Noise damping is the most efficient and effective ways to control vibration and noise radiation at the source. Damping materials lessen this noise by turning the vibration into a low-grade heat. By using viscoelastic materials, it changes the resonant frequency of a substrate. By combining vibration damping materials and sound absorbers a composite acoustic construction can be achieved, that can control both airborne and structure borne noise – the final element for good soundproofing.
It is worth noting that a large number of manufacturers now produce a wide range of systems designed to improve sound insulation in homes and commercial buildings. In all instances, the effectiveness of these materials will vary depending on the situation in which they are installed. When choosing the acoustic product/s, detailed information on the likely sound insulation performance should be requested from the supplier. If you have an existing property you should check the existing construction of the dividing wall/floor partitions and work back from there. You are advised to give careful consideration to the data supplied by a manufacturer before using a proprietary product. it is also worth noting that the sound insulation value/s given for each product will be ‘best case’ as they have been tested in laboratory conditions and not on site – this is usually worse result by up to 3-5 dB) which may be the difference between a sound test pass or failure.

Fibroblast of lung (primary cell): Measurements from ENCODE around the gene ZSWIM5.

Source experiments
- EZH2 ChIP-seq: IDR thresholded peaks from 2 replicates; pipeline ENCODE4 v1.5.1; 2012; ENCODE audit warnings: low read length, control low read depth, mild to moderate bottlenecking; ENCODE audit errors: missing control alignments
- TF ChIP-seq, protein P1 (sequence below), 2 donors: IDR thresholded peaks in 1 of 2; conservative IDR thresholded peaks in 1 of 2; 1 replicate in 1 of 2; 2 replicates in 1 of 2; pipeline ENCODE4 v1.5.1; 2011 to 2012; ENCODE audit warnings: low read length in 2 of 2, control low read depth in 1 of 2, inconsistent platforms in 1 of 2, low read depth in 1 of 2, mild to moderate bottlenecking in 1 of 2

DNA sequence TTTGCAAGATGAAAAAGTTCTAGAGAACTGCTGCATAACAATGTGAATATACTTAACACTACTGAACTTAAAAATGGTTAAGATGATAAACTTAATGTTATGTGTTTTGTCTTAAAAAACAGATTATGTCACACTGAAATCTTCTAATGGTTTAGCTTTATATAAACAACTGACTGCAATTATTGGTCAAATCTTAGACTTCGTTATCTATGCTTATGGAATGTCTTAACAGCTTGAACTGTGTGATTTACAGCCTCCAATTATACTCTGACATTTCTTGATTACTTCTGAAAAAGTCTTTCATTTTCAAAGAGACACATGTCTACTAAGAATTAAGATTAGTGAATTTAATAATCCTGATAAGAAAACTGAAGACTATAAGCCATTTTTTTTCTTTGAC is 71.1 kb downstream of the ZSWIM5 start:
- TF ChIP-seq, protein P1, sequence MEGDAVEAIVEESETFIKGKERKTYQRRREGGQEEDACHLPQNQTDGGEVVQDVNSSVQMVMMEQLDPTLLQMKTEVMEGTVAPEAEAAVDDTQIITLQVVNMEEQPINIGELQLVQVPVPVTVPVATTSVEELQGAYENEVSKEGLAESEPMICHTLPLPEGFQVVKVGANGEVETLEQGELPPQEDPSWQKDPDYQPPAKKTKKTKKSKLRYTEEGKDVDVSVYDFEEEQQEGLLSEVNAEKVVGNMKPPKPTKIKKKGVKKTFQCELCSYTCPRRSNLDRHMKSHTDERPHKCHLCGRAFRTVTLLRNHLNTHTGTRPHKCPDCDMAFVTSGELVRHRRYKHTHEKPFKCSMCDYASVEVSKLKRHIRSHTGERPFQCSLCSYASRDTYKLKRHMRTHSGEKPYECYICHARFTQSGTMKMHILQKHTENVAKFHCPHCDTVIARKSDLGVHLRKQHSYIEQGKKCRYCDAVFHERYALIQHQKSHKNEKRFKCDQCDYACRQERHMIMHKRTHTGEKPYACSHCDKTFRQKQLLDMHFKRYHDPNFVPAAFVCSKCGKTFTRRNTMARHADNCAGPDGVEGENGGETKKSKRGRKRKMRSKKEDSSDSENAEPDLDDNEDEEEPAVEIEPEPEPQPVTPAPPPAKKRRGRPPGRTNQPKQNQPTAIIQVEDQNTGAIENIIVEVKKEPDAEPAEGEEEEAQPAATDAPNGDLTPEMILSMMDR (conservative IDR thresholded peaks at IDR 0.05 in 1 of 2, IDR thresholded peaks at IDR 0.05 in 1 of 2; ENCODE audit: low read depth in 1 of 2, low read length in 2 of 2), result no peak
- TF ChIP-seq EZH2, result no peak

Also when undertaking remedial work to improve the sound insulation, the acoustic materials are often quite heavy which may result in considerable weight being added to the structure of a property. Thus it is essential to check that the ceiling or floor joists can carry the increased loads satisfactorily.
So in a nutshell if you allow for the following four main elements of sound insulation on your acoustic partition design; Decoupling, Absorption, Mass and Damping, your development should pass the sound insulation test at the first attempt.